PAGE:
Top of page
Global Site Navigation

Features

Local Section Navigation
You are here: Main Content

Don’t have experience? Try volunteering


Student volunteers meeting on-campus
Volunteering can be a valuable way to gain experience.

It’s not only your degree that counts when trying to clinch a job.

Research by the online jobs website Seek found 95 per cent of employers rate volunteering positively.

Many said it was just as credible as paid work. So it’s a great way to boost your employability, particularly if you’re lacking professional experience.

According to Volunteer WA, each month around 315,000 hours are spent in volunteer activity around the State, worth around $39 billion.

But you don’t have to try to match that commitment personally. Many volunteer organisations now welcome flexible and micro volunteering.

Why volunteer?

Volunteering makes you an attractive candidate in the world of work, explains Michelle Moss from ECU’s Careers and Leadership Services Unit.

“It demonstrates that you’re a people person. Our volunteers spend a lot of time with individuals from diverse backgrounds,” she says.

“If you have this mix of working with people from different walks of life, that’s seen as a plus as it demonstrates flexibility. Volunteering really enhances your soft skills which is what future employers want.”

Micro volunteering – the new way to volunteer

Micro volunteering is about giving your time in a short amounts. The upside is you don’t have to commit every week to a set number of hours. This flexible approach is popular with both students and charities.

“Examples of these shorter volunteering opportunities can be something like a three-hour slot to undertake telephone checks on the elderly, or the vulnerable and those at risk,” Michelle says.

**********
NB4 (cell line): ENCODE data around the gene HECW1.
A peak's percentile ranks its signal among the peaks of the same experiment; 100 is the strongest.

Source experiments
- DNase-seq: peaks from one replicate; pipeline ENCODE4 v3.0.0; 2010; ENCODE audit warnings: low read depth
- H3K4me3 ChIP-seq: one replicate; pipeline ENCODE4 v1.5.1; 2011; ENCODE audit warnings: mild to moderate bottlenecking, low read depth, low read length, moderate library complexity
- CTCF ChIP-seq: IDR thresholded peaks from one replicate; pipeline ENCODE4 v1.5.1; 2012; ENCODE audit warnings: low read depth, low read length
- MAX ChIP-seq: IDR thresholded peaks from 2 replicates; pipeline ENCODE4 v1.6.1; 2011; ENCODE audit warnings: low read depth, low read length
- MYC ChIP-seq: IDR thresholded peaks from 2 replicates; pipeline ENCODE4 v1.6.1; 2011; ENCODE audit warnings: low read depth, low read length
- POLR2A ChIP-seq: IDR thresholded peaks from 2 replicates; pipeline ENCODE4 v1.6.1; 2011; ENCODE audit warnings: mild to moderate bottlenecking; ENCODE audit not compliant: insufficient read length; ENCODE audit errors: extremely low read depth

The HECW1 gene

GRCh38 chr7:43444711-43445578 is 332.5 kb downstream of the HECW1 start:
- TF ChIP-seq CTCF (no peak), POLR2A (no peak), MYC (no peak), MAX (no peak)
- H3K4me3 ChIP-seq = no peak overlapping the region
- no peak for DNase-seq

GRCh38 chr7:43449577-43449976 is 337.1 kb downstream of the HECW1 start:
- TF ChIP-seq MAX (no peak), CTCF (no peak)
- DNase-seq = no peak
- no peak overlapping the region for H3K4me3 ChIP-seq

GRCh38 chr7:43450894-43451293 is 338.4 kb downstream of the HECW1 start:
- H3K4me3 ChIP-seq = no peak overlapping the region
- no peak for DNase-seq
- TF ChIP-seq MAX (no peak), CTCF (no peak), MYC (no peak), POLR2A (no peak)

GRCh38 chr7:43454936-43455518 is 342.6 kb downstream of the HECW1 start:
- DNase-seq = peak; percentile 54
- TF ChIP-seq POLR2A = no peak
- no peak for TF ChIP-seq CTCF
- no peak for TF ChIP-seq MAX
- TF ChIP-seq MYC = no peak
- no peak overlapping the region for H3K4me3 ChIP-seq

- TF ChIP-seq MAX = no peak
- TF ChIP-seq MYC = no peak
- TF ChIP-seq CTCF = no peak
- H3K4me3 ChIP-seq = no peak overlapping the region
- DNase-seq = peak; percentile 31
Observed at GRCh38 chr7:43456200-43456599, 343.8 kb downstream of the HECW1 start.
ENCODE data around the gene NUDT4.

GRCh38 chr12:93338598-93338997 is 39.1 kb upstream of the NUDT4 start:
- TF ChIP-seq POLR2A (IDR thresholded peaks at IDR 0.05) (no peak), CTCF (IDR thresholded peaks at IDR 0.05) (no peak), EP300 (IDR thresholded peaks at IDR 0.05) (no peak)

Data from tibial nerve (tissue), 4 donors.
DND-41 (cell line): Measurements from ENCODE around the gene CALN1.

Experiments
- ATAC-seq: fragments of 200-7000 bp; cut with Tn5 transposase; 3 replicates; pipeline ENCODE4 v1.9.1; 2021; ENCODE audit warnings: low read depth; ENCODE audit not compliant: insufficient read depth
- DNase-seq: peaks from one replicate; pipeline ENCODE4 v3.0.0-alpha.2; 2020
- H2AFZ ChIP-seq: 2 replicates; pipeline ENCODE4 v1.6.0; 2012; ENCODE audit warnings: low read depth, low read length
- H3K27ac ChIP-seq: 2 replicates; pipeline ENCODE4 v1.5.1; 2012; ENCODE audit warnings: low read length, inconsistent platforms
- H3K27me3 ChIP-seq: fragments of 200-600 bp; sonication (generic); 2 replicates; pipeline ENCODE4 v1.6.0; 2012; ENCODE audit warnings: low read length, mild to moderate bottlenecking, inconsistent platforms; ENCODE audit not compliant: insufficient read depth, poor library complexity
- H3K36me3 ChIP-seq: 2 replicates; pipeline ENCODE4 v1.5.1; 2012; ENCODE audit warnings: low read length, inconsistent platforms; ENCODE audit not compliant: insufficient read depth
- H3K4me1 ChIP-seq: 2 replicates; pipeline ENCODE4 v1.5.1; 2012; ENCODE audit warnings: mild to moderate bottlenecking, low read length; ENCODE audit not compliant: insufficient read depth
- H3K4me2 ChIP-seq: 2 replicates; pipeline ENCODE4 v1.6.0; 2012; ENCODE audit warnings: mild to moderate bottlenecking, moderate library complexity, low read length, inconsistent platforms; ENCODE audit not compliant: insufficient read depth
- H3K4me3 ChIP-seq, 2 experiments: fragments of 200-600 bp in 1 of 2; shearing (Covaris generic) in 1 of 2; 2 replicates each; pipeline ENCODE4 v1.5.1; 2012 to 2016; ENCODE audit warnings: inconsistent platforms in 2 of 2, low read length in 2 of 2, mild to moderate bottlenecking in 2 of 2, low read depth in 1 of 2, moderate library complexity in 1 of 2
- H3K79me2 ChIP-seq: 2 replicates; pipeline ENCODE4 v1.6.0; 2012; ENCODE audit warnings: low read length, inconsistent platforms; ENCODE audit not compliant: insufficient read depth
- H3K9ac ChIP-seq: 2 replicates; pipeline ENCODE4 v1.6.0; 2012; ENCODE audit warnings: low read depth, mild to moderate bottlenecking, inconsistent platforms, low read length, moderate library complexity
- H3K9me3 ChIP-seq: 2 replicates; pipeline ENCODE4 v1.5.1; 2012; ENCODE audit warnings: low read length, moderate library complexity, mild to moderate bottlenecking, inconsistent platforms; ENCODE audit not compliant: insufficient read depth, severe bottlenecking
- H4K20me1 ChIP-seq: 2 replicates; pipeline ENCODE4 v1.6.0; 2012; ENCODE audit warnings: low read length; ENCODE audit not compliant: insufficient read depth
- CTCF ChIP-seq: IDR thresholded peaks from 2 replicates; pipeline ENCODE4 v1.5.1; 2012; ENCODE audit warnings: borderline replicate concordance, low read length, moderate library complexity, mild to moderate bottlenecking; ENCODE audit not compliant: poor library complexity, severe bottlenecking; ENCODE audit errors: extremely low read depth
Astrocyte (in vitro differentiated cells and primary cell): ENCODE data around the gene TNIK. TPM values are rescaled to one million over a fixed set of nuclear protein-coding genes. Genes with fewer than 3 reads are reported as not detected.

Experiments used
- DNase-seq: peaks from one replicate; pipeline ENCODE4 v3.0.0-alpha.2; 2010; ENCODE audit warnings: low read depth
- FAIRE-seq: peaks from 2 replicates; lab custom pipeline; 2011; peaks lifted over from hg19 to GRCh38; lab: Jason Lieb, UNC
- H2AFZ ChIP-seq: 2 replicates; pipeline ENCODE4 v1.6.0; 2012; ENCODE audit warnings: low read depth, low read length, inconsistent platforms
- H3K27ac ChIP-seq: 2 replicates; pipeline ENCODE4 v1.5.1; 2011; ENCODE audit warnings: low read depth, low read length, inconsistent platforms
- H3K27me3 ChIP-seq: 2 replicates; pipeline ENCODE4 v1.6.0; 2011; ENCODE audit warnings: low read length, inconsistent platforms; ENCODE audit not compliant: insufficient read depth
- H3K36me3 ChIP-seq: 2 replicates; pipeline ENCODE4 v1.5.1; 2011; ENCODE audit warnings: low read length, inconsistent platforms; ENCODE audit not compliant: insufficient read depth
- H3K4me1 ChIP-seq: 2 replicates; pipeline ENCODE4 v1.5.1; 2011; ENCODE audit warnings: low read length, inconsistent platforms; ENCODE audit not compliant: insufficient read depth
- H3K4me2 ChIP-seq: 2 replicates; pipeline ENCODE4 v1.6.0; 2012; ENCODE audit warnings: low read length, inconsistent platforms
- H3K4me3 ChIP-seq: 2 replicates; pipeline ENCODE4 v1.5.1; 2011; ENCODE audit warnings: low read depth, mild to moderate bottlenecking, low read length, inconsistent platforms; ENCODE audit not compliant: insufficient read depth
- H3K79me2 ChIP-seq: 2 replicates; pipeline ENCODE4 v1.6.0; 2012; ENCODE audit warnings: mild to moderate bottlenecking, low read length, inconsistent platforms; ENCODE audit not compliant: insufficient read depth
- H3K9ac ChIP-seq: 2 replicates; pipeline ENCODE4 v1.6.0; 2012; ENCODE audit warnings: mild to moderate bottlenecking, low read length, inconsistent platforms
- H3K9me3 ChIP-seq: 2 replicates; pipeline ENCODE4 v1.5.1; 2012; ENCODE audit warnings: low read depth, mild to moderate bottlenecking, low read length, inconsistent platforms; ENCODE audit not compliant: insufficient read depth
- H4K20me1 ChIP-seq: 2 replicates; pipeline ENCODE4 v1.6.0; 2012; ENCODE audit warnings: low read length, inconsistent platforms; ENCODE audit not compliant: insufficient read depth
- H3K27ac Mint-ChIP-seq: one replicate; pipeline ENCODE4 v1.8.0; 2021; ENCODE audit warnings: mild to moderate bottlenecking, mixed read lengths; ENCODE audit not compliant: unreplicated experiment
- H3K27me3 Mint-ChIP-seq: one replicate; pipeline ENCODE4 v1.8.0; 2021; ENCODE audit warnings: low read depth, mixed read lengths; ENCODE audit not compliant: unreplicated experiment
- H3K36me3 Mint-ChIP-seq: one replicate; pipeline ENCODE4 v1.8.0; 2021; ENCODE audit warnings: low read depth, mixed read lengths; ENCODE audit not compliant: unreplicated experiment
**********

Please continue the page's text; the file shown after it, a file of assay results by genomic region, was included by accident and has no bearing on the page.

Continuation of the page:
Students meeting at cafe
ECU’s Volunteer Hub connects students with volunteer opportunities.

How do you volunteer?

Many major job websites now include a ‘volunteer’ tab in their database. You can also search via reputable volunteering agencies such as Volunteering WA.

For ECU students, a ‘Volunteer Hub’ is available via the ECU website.

“This is where not-for-profit organisations and voluntary bodies can post their jobs. This site also offers tips and information on how to make the most out of volunteering,” explains Michelle.

“Our students also have access to the Volunteering WA online portal, which has lots of openings so it’s really easy to find something which suits you.”

Annual volunteering events

ECU organises structured volunteering events throughout the year specifically for students.

National Student Volunteer Week is a great platform to help the local community. Throughout the week ECU students take part in community events such as tree plantings.

Students can also volunteer with Homeless Connect, which brings businesses and community groups together to offer free services to help those experiencing homelessness.

Volunteers wanted: photographers, actors and more…

ECU’s ‘Volunteer Hub’ lists around 250 positions annually. Student Leadership Co-ordinator Krystle O’Donoghue says the roles are extremely varied.

“The Rugby League World Cup team were looking for volunteers to help manage games at the NIB stadium in Perth,” she says.

“We’ve also had volunteer photographers needed for the Fringe World Festival and St John Ambulance put out a call for volunteer actors.”

Student volunteering leads to permanent roles

For some, these opportunities can lead to permanent employment. Ashleigh Bray volunteered at the Smith Family which helps disadvantaged children through pioneering educational programs.

“I wanted to give back to the community. It was a charity which aligned to my values as every child deserves a good education, no matter their background,” Ashleigh says.

“My role was mainly administrative. I carried out a range of tasks in the office uploading and inputting data onto databases and client management systems.

“I learnt about protocols and procedures when dealing with vulnerable children and attended community meetings.”

“Saying ‘yes’ to every opportunity which came my way meant people knew I was pro-active and keen to learn.”

“I was offered a three-month contract to cover holiday leave which led to other continuous temporary work before eventually being offered a permanent role in their Midland office.”

“Now I’m a co-ordinator for the educational programs, working with schools, families and students. My volunteering journey was the key to securing this role so I’d definitely encourage others to do this.”

Find out more

If you’re an ECU student and interested in a volunteer opportunity, check out the Volunteer Hub.

Share

Skip to top of page